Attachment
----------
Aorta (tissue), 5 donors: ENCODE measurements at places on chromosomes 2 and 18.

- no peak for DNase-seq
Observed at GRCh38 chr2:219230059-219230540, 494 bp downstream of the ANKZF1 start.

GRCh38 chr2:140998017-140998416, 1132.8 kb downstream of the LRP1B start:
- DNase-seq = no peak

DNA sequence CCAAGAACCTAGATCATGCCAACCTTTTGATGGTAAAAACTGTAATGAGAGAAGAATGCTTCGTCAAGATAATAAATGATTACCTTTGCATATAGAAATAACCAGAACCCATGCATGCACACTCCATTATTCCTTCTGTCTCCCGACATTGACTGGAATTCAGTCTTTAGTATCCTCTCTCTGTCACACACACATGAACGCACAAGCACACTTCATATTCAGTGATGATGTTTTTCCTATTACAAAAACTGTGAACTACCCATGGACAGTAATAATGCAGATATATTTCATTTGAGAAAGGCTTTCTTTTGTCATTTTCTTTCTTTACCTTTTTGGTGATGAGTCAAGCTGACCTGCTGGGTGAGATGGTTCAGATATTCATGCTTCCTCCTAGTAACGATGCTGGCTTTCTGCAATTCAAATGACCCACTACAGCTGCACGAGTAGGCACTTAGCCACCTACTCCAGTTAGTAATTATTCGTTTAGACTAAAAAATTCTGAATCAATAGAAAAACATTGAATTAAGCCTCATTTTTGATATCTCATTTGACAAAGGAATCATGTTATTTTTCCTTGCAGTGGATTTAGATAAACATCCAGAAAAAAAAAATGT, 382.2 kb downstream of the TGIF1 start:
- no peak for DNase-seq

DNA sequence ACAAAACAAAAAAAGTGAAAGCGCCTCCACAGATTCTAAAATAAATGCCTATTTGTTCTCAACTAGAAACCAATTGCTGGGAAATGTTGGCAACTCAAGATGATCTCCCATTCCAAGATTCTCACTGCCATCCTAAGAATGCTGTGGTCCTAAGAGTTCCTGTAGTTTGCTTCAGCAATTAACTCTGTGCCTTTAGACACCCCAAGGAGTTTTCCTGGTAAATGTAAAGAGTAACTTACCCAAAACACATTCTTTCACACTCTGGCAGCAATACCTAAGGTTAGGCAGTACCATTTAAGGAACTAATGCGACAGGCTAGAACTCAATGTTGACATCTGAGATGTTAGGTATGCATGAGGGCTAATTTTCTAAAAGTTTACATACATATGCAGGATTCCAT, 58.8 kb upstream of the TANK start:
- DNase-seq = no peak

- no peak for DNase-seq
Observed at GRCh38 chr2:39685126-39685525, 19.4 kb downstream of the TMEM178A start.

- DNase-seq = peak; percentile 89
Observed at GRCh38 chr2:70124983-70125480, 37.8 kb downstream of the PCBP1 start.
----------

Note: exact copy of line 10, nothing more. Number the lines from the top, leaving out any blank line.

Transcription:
- no peak for DNase-seq